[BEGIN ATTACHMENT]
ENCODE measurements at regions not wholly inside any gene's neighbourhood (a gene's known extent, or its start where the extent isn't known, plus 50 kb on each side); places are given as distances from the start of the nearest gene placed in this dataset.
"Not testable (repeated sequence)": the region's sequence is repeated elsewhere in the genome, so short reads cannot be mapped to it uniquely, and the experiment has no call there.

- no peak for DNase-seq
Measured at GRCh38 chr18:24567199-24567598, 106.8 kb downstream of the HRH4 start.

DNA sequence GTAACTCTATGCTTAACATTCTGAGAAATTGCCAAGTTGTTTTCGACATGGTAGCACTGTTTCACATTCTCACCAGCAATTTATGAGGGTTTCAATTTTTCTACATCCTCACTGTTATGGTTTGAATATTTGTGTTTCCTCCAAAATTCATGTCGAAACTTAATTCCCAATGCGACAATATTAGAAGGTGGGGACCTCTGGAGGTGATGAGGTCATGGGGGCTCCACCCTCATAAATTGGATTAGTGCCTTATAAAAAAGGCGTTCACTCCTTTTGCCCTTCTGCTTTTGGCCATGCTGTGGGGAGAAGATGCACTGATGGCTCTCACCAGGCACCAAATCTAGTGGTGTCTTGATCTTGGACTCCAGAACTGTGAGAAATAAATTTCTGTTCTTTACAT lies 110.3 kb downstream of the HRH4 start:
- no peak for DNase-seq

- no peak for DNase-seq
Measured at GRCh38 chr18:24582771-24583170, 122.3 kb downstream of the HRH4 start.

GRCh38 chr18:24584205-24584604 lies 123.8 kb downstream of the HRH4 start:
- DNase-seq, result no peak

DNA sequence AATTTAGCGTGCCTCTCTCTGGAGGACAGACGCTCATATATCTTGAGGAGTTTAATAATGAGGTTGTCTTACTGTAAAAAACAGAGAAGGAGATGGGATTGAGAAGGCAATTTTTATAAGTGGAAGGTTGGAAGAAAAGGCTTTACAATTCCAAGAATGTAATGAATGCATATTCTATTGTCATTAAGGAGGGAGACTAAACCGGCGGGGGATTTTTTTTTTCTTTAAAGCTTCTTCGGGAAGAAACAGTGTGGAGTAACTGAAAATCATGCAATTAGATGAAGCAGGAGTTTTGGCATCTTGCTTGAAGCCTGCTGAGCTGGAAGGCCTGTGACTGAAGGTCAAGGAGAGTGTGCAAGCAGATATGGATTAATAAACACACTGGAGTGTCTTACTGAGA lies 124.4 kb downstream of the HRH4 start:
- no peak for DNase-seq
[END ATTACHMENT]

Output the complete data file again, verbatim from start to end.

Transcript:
ENCODE measurements at regions not wholly inside any gene's neighbourhood (a gene's known extent, or its start where the extent isn't known, plus 50 kb on each side); places are given as distances from the start of the nearest gene placed in this dataset.
"Not testable (repeated sequence)": the region's sequence is repeated elsewhere in the genome, so short reads cannot be mapped to it uniquely, and the experiment has no call there.

- no peak for DNase-seq
Measured at GRCh38 chr18:24567199-24567598, 106.8 kb downstream of the HRH4 start.

DNA sequence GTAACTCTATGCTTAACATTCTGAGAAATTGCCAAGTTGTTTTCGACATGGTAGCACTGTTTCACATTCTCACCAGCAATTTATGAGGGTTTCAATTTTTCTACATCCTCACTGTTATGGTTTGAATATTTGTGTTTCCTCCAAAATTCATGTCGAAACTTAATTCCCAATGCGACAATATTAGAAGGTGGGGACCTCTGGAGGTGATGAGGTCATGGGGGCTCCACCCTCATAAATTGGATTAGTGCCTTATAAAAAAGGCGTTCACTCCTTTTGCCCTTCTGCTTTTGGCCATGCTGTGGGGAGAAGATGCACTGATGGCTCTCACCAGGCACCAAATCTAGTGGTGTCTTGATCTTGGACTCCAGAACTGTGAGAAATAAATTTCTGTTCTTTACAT lies 110.3 kb downstream of the HRH4 start:
- no peak for DNase-seq

- no peak for DNase-seq
Measured at GRCh38 chr18:24582771-24583170, 122.3 kb downstream of the HRH4 start.

GRCh38 chr18:24584205-24584604 lies 123.8 kb downstream of the HRH4 start:
- DNase-seq, result no peak

DNA sequence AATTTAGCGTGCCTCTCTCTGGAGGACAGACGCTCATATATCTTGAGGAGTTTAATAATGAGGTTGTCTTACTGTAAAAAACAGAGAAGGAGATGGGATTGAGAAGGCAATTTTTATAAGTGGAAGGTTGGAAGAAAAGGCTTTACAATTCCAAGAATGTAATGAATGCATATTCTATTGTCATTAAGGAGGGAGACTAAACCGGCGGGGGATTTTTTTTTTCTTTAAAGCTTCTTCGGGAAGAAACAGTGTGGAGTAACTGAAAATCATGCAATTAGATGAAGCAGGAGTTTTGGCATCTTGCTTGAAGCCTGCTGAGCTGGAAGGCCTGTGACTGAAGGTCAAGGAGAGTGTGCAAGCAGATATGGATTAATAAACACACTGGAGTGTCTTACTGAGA lies 124.4 kb downstream of the HRH4 start:
- no peak for DNase-seq